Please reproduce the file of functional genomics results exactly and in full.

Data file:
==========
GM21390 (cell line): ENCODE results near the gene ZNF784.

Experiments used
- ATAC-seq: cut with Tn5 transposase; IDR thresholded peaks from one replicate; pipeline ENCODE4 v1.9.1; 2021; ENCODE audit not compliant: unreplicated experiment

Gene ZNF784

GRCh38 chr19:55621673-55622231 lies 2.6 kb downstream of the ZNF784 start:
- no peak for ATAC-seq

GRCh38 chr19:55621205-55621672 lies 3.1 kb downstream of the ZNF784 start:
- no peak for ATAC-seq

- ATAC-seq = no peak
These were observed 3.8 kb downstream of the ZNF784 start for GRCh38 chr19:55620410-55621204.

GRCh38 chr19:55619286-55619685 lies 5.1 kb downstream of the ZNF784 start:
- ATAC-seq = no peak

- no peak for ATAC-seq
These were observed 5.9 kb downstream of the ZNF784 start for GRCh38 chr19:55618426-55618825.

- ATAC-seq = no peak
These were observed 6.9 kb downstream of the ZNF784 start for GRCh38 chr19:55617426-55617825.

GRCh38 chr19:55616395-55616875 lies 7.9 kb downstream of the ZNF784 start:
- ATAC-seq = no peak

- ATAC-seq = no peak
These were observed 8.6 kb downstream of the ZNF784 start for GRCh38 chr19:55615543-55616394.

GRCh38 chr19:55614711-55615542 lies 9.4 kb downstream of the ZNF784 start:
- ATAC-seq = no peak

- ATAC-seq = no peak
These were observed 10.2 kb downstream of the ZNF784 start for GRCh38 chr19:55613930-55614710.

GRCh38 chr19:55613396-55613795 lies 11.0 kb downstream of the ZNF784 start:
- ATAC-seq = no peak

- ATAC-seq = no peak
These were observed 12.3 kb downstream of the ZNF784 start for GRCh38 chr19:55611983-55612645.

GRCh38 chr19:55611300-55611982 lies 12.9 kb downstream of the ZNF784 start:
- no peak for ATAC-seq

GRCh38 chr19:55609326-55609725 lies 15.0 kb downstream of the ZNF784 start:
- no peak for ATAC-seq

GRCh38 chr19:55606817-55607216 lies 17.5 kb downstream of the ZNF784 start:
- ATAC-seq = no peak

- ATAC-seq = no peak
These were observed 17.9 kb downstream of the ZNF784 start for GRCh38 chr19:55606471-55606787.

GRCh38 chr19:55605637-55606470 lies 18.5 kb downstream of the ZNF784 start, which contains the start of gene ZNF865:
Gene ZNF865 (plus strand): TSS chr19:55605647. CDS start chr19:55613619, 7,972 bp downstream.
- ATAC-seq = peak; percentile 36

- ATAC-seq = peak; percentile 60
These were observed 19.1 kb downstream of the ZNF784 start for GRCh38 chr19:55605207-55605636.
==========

GM21390 (cell line): ENCODE results near the gene ZNF784.

Experiments used
- ATAC-seq: cut with Tn5 transposase; IDR thresholded peaks from one replicate; pipeline ENCODE4 v1.9.1; 2021; ENCODE audit not compliant: unreplicated experiment

Gene ZNF784

GRCh38 chr19:55621673-55622231 lies 2.6 kb downstream of the ZNF784 start:
- no peak for ATAC-seq

GRCh38 chr19:55621205-55621672 lies 3.1 kb downstream of the ZNF784 start:
- no peak for ATAC-seq

- ATAC-seq = no peak
These were observed 3.8 kb downstream of the ZNF784 start for GRCh38 chr19:55620410-55621204.

GRCh38 chr19:55619286-55619685 lies 5.1 kb downstream of the ZNF784 start:
- ATAC-seq = no peak

- no peak for ATAC-seq
These were observed 5.9 kb downstream of the ZNF784 start for GRCh38 chr19:55618426-55618825.

- ATAC-seq = no peak
These were observed 6.9 kb downstream of the ZNF784 start for GRCh38 chr19:55617426-55617825.

GRCh38 chr19:55616395-55616875 lies 7.9 kb downstream of the ZNF784 start:
- ATAC-seq = no peak

- ATAC-seq = no peak
These were observed 8.6 kb downstream of the ZNF784 start for GRCh38 chr19:55615543-55616394.

GRCh38 chr19:55614711-55615542 lies 9.4 kb downstream of the ZNF784 start:
- ATAC-seq = no peak

- ATAC-seq = no peak
These were observed 10.2 kb downstream of the ZNF784 start for GRCh38 chr19:55613930-55614710.

GRCh38 chr19:55613396-55613795 lies 11.0 kb downstream of the ZNF784 start:
- ATAC-seq = no peak

- ATAC-seq = no peak
These were observed 12.3 kb downstream of the ZNF784 start for GRCh38 chr19:55611983-55612645.

GRCh38 chr19:55611300-55611982 lies 12.9 kb downstream of the ZNF784 start:
- no peak for ATAC-seq

GRCh38 chr19:55609326-55609725 lies 15.0 kb downstream of the ZNF784 start:
- no peak for ATAC-seq

GRCh38 chr19:55606817-55607216 lies 17.5 kb downstream of the ZNF784 start:
- ATAC-seq = no peak

- ATAC-seq = no peak
These were observed 17.9 kb downstream of the ZNF784 start for GRCh38 chr19:55606471-55606787.

GRCh38 chr19:55605637-55606470 lies 18.5 kb downstream of the ZNF784 start, which contains the start of gene ZNF865:
Gene ZNF865 (plus strand): TSS chr19:55605647. CDS start chr19:55613619, 7,972 bp downstream.
- ATAC-seq = peak; percentile 36

- ATAC-seq = peak; percentile 60
These were observed 19.1 kb downstream of the ZNF784 start for GRCh38 chr19:55605207-55605636.